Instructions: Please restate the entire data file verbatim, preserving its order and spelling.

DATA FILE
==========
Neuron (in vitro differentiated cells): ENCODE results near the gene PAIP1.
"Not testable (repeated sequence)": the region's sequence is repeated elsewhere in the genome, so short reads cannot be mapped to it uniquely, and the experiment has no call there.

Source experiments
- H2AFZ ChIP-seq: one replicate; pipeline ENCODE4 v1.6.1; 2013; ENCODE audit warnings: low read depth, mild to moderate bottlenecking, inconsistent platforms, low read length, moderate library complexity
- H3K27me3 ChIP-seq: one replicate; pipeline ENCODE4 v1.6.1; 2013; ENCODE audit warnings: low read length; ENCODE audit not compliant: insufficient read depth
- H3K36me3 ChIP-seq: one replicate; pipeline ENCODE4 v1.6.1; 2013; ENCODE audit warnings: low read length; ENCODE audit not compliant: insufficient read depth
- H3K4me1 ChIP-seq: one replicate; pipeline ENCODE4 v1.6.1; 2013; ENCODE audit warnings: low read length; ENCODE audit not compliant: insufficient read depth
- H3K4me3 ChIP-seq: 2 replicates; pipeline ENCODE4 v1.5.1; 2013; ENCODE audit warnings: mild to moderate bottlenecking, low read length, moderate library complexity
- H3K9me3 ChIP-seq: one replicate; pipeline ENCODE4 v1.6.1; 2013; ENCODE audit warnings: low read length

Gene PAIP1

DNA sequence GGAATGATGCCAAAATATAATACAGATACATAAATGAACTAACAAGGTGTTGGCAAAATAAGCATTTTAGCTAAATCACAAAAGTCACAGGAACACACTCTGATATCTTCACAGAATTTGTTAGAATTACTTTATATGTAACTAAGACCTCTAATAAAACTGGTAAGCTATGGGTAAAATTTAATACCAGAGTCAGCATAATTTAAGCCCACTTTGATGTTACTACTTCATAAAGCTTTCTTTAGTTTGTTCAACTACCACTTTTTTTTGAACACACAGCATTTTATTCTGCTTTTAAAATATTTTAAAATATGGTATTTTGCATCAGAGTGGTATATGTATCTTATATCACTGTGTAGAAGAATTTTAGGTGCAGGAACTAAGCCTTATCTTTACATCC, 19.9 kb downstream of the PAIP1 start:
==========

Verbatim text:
Neuron (in vitro differentiated cells): ENCODE results near the gene PAIP1.
"Not testable (repeated sequence)": the region's sequence is repeated elsewhere in the genome, so short reads cannot be mapped to it uniquely, and the experiment has no call there.

Source experiments
- H2AFZ ChIP-seq: one replicate; pipeline ENCODE4 v1.6.1; 2013; ENCODE audit warnings: low read depth, mild to moderate bottlenecking, inconsistent platforms, low read length, moderate library complexity
- H3K27me3 ChIP-seq: one replicate; pipeline ENCODE4 v1.6.1; 2013; ENCODE audit warnings: low read length; ENCODE audit not compliant: insufficient read depth
- H3K36me3 ChIP-seq: one replicate; pipeline ENCODE4 v1.6.1; 2013; ENCODE audit warnings: low read length; ENCODE audit not compliant: insufficient read depth
- H3K4me1 ChIP-seq: one replicate; pipeline ENCODE4 v1.6.1; 2013; ENCODE audit warnings: low read length; ENCODE audit not compliant: insufficient read depth
- H3K4me3 ChIP-seq: 2 replicates; pipeline ENCODE4 v1.5.1; 2013; ENCODE audit warnings: mild to moderate bottlenecking, low read length, moderate library complexity
- H3K9me3 ChIP-seq: one replicate; pipeline ENCODE4 v1.6.1; 2013; ENCODE audit warnings: low read length

Gene PAIP1

DNA sequence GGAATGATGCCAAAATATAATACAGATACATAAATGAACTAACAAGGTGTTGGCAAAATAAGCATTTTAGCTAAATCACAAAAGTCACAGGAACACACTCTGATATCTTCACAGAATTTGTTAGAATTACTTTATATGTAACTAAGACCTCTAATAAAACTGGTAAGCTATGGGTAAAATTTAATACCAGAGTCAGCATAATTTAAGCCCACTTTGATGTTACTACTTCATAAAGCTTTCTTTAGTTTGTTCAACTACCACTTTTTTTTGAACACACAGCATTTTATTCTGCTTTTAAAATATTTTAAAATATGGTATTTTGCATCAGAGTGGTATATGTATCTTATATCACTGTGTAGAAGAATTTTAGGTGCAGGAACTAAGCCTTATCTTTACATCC, 19.9 kb downstream of the PAIP1 start: